Singapore-based Solve.Care, recently named Industry Solution of the Year at the 2020 Enterprise Blockchain Awards, has launched two healthcare solutions. Global Telehealth Exchange connects doctors and patients, and Team.Care Network is a workforce health management solution.
IBM Business Partner DoshEx, headquartered in Johannesburg, has launched an enterprise smart contracting solution that combines IoT, smart contracts and blockchain immutable records. One use case for the platform is managing construction contracts over the life of a project. It also can provide condition monitoring, proof of presence, safety and compliance management, milestone monitoring and payment certification.
What else we’re reading
Tracking COVID-19 hospitalizations
The US Dept. of Health and Human Services is using blockchain to track COVID-19 hospitalization data, and India has also launched a COVID-19 tracking platform built on blockchain. While finding a vaccine is critical, blockchain will be a key tool in equitable distribution of billions of doses worldwide.
The US Office of the Comptroller of the Currency announced that national banks can now provide fiat bank accounts and cryptocurrency custodial services. Meanwhile, the Security and Exchange Commission (SEC) wants to keep a close eye on smart contracts and has put out a call for a blockchain forensics tool. Around the world, relationships between regulators and crypto are, well, complicated.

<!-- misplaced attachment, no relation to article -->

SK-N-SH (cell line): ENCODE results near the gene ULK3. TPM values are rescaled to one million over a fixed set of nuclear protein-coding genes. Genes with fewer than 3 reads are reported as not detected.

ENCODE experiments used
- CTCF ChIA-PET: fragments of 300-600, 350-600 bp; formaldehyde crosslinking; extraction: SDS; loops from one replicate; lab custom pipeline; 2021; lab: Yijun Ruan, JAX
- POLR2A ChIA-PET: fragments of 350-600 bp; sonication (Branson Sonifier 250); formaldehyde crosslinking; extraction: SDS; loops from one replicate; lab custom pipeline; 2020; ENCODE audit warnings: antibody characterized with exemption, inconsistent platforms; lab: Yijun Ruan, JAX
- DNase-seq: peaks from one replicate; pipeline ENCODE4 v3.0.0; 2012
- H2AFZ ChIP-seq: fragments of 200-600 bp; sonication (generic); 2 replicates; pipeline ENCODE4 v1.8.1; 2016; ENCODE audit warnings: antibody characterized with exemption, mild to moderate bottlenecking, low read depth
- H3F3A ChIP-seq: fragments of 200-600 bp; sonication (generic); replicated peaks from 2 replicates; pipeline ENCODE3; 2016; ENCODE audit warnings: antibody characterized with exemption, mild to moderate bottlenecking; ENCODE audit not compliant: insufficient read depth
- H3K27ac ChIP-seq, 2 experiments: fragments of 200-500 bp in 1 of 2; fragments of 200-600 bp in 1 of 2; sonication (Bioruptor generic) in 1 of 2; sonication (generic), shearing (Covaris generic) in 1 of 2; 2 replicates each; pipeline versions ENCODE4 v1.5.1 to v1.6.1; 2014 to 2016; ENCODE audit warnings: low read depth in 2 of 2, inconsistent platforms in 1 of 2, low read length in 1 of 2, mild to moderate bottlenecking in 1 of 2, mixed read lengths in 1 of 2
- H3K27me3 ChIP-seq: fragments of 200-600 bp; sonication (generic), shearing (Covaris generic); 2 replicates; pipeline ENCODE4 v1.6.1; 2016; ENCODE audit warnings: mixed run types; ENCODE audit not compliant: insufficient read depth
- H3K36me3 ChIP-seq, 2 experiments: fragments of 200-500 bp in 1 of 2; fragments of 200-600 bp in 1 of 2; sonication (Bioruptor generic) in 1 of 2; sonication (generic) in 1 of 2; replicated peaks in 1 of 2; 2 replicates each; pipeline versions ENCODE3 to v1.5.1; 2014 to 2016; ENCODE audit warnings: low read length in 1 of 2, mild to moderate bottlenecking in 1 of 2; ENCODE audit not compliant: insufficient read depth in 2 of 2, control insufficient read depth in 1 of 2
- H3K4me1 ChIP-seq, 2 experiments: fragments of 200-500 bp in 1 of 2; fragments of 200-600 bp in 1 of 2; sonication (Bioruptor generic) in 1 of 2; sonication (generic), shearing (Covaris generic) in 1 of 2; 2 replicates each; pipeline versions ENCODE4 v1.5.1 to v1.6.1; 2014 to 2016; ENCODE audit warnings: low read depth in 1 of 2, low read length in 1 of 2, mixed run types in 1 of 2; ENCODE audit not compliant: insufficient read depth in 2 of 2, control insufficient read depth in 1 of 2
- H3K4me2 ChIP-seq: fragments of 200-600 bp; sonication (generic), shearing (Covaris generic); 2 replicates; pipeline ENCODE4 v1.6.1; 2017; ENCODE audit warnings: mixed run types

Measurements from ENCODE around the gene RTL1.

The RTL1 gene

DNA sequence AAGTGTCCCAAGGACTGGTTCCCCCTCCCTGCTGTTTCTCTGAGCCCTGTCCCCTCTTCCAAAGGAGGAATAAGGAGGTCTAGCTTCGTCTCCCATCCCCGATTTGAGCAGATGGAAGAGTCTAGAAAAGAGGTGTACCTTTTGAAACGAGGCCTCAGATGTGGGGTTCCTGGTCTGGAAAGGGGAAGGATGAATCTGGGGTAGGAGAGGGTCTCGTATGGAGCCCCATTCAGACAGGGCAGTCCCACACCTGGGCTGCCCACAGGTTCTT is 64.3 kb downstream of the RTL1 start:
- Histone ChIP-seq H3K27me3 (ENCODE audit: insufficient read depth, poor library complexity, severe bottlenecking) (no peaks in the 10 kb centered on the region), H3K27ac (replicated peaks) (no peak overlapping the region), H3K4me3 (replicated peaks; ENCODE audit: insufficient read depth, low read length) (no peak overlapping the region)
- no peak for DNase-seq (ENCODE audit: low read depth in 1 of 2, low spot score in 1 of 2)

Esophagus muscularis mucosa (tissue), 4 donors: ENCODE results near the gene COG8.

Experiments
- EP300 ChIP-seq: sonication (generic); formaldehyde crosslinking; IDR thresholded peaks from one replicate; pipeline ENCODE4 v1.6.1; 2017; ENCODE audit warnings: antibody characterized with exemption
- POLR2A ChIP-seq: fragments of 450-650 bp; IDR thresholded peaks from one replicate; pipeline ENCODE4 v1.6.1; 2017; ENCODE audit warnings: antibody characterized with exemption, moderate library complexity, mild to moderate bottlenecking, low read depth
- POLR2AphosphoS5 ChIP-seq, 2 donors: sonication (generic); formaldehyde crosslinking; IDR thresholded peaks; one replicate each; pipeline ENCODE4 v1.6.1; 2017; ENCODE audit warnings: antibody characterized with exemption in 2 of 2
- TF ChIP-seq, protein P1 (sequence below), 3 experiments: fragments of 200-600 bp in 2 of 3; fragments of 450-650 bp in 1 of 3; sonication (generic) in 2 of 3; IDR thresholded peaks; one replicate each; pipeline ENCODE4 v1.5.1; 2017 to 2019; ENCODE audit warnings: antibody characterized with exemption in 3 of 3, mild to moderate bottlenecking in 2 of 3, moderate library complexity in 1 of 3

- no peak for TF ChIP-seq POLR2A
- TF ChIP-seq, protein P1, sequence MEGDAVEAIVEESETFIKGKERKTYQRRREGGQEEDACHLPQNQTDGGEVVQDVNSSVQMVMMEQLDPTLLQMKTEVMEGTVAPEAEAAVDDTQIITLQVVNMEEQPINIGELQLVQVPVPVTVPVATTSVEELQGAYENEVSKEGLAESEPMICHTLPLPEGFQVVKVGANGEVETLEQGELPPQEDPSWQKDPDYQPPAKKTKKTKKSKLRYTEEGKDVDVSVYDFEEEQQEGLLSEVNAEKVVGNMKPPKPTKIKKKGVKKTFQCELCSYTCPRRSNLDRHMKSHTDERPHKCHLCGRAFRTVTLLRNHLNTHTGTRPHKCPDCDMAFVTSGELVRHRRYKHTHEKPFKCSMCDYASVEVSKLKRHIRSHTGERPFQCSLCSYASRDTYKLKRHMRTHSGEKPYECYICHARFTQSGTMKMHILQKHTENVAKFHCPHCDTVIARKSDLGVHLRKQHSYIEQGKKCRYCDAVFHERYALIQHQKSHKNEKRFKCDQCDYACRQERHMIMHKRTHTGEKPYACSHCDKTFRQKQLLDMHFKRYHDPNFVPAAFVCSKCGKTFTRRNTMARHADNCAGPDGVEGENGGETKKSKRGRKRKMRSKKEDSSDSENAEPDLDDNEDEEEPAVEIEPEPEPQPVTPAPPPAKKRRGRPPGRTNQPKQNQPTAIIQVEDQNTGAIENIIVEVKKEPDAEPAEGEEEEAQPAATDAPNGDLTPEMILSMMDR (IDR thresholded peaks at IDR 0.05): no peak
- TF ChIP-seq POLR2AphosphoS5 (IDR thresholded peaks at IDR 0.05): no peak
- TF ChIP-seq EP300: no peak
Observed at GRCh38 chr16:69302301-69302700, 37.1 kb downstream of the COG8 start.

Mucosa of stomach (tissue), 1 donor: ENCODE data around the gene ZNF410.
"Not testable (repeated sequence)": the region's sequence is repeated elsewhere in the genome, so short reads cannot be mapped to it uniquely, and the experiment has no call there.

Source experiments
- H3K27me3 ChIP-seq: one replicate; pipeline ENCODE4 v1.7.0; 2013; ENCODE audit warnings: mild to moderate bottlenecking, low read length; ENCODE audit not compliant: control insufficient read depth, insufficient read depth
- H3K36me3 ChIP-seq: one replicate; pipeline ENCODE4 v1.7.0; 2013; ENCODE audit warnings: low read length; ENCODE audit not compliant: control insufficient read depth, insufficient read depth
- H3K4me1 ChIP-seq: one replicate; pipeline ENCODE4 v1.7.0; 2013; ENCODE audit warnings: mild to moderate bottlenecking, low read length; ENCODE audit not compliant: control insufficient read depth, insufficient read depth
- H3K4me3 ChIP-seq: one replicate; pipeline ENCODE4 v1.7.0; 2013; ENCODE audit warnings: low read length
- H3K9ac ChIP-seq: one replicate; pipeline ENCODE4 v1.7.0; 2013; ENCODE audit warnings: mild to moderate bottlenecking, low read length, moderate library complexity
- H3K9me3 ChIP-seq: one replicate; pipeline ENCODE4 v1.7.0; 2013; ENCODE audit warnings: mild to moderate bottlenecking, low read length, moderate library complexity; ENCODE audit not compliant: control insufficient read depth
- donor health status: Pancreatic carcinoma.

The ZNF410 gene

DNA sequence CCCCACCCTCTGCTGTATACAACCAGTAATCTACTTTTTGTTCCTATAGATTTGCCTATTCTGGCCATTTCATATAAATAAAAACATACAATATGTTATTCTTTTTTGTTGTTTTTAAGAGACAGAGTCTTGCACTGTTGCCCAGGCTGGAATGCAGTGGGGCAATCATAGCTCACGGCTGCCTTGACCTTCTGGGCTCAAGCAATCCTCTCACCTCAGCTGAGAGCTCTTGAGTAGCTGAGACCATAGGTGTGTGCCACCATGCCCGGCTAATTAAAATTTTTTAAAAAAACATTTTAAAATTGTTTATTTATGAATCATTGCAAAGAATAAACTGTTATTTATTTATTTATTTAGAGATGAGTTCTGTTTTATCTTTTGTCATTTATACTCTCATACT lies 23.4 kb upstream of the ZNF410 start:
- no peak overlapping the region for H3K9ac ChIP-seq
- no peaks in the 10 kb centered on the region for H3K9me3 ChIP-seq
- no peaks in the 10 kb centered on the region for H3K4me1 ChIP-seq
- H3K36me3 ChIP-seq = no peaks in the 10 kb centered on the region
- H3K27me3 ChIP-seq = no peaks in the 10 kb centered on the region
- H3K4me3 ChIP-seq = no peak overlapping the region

Securities lending and blockchain
The Tel Aviv Stock Exchange says that in November it will launch a blockchain-based national market where Israeli institutions can lend securities directly to one another.
Stiff fines impede blockchain in Russia
Launching an enterprise blockchain project in Russia can take several years, and certification by the Federal Security Service can cost more than $100,000.
August’s features of “watch, read and listen”
You’re invited to a BlockpARTy!
We’re celebrating blockchain visionaries with art. Attend our series of virtual events, starting 19 August, to hear from IBM clients and see five artists’ interpretations of five key blockchain themes, starting with consumer confidence and trust. You can register now.
Conference: IBM Blockchain Executive Virtual Summit
For senior leaders and supply chain executives. Register today for this no-charge immersive event taking place this fall.
Webinar: The power of blockchain in uncertain times
Jason Kelley, General Manager of IBM Blockchain, and Ronak Doshi of Everest Group talk about blockchain as a catalyst for supply chain innovation today.
Contest: How can blockchain help with COVID-19 recovery?
Tell us your best thinking on how blockchain can help organizations collaborate and ensure strong safeguards for employees, and you’ll have a chance to win six months of free cloud services.
Smart Paper: Answers to your top enterprise blockchain questions
Learn what blockchain can do for business and demystify key concepts like “permissioned” and “public versus private” in this collection of quick reads.
Getting started with IBM Blockchain
We’re here to help you use blockchain technology to reach your business goals, no matter what your industry or the size of your business. Here are two ways to get started:
Still not sure where to start? Schedule time to talk with one of our experts specific to your industry, and they can help guide you in the right direction.
Thanks for reading our August edition of “Blockchain News You Can Use.” We’ll be back next month with more. In the meantime, if someone forwarded you this email and you’d like to subscribe, sign up here.